Saturday, February 24, 2018
Outdoors

Anglers get rare peek at fishing in waters off MacDill Air Force Base

TAMPA — Dave Walker acted like a kid on Christmas morning.

"I couldn't sleep at all last night," said the 45-year-old fishing guide. "This is all I could think about."

Walker, born and raised in Tampa, fished the waters off MacDill Air Force Base as a boy and young man. But that changed on Sept. 11, 2001. "They basically shut it down," he said. "I've been waiting more than a decade to get back in."

The waters surrounding one of the busiest Air Force bases in the United States are nothing special. Like most areas of Tampa Bay, you will find mangroves, sea grass and the occasional oyster bar. One thing, however, you won't see is people. The fish on these shallow flats seldom encounter watercraft, except for the occasional research vessel or military patrol boat.

"I've talked to guides who have participated in some of the research over the years," Walker said. "When I asked about the fishing, they say it was so good you don't want to know."

But on April 28 and 29, MacDill, which is home to U.S. Central Command's headquarters, opened the restricted area to anglers for two days of fishing. Fishermen had to apply for a special permit, undergo a security check and then pick one day to fish.

Walker selected Saturday and a midafternoon high tide. When he arrived at the fishing area, there was a long line of deeper-draft, bay boats sitting about a mile from land.

But Walker had borrowed a friend's shallow-running skiff. The "technical" flats boat was designed for fly fishermen and could run in less than a foot of water. So he was able to hug the shoreline and actually "sightfish" to individual trout, redfish and snook.

"This is unbelievable," he said after catching an inshore slam (redfish, trout and snook) in less than an hour. "It is like these fish have never seen a hook before."

The fish definitely were not as wary as those in the more traveled areas of the bay. In fact, on several occasions, redfish swam within a few feet of the boat and still hit the live scaled sardines he used as bait.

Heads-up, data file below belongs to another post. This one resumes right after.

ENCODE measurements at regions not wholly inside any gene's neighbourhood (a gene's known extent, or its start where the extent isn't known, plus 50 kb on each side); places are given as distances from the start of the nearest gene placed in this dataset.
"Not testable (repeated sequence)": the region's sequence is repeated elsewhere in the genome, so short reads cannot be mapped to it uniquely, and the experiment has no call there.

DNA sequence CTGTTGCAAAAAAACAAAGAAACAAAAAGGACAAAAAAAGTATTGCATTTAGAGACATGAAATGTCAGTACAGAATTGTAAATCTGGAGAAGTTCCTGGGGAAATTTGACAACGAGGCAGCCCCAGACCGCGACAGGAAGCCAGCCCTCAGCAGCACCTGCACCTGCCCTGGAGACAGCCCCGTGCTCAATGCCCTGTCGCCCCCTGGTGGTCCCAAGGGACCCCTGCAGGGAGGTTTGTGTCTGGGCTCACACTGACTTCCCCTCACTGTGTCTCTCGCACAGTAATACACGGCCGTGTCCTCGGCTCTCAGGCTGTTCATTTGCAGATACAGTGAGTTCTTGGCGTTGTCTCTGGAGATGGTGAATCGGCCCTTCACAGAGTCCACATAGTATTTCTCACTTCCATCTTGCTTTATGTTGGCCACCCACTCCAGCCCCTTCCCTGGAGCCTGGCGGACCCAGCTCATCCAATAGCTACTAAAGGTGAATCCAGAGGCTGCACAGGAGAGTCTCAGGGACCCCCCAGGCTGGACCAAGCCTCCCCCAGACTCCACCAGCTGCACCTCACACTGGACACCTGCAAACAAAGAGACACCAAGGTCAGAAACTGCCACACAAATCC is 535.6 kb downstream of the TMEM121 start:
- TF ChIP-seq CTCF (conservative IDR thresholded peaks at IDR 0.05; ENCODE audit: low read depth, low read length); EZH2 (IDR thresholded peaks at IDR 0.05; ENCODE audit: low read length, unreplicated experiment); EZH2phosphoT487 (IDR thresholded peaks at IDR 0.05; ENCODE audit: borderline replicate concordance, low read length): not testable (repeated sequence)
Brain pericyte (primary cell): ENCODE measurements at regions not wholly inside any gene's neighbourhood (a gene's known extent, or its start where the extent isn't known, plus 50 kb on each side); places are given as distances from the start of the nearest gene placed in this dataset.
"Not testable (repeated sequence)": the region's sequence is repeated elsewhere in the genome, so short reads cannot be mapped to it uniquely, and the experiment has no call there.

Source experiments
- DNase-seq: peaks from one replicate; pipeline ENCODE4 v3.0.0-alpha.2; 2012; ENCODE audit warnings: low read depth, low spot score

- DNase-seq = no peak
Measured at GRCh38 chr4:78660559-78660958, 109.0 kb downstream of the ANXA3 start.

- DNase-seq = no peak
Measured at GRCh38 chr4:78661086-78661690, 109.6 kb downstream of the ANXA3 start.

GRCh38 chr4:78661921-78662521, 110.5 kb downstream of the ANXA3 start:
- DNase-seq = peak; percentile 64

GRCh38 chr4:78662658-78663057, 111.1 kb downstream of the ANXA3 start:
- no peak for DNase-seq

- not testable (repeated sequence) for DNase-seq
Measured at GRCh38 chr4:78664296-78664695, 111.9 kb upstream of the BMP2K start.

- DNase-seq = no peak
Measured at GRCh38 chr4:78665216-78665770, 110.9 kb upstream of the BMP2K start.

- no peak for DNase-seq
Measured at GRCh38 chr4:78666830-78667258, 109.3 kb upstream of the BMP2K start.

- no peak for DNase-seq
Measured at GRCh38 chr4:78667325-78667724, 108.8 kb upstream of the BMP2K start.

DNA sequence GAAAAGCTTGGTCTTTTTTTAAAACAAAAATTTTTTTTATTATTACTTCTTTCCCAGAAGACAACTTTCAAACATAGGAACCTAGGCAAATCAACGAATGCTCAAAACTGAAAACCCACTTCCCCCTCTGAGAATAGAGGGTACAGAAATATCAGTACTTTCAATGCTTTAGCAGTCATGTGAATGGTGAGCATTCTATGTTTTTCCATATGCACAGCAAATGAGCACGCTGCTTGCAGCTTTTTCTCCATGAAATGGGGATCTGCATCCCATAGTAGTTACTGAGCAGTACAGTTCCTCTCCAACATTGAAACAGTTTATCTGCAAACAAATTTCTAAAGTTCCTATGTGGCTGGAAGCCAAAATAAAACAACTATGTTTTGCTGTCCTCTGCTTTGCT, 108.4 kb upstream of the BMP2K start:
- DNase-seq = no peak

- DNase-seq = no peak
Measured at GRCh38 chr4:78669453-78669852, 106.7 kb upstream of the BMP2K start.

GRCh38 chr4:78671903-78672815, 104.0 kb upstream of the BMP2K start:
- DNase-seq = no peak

Limited-entry fishing is nothing new. For decades, operators of private, freshwater trout streams have allowed small numbers of anglers to fish under strict regulations for rainbow, brown and brook trout. But because most saltwater fishing takes place in public, navigable waterways, the concept hasn't worked in the world's bays and oceans.

In June 2004, scientists with the Florida Fish and Wildlife Conservation Commission's Research Institute in St. Petersburg began a two-year study to compare the distribution and abundance of sport fish in two areas of Tampa Bay, the public waters off Weedon Island and the restricted waters off MacDill Air Force Base.

MacDill's shoreline has been tightly regulated since 1947, but after the coordinated terrorist attacks of Sept. 11, the area became off limits to recreational boaters and fishermen. Over the years, limited access was granted on special occasions, primarily to guides working with state and federal researchers, but for the most part, the 4-mile stretch of shoreline remained free of fishing pressure.

The state study, which involved "sampling" both red drum and common snook with nets and hook and line, showed the Weedon Island and MacDill areas to be strikingly similar. Weedon Island had "slightly higher abundance" of redfish and snook, but the guides who fished MacDill tended to have a higher "catch-per-unit-effort," which in layman's terms meant they caught more fish.

The scientists concluded what every fisherman who ever waited in line at a boat ramp already knew, "the lack of boat traffic and other fishing pressures within MacDill may actually improve the catchability of sport fish."

The study, which was funded by a cooperative research grant from the National Oceanic and Atmospheric Administration, reached other interesting conclusions. For example, the snook caught at Weedon Island tended to be larger than those caught roughly 4 miles away at MacDill. The redfish, however, were the same size.

The researchers tagged 3,000 fish, 200 of which were eventually recaptured. Most of the fish that were caught again were not more than a mile from their original tagging location. Red drum, however, tended to travel farther than snook, with several specimens recaptured more than 25 miles from where they were first encountered.

According to a MacDill spokesman, 85 boats participated in two days of fishing in what the state officials said was essentially a "marine protected area." Base officials said they may hold additional "open fishing" weekends once or twice a year, but no date has been set for the next possible event.

According to a statement from the Air Force media relations department: "This takes a great deal of security planning to make happen and it is very manpower intensive on the day of the event. Operational and mission requirements will frame the decisions as to when to open waters again."

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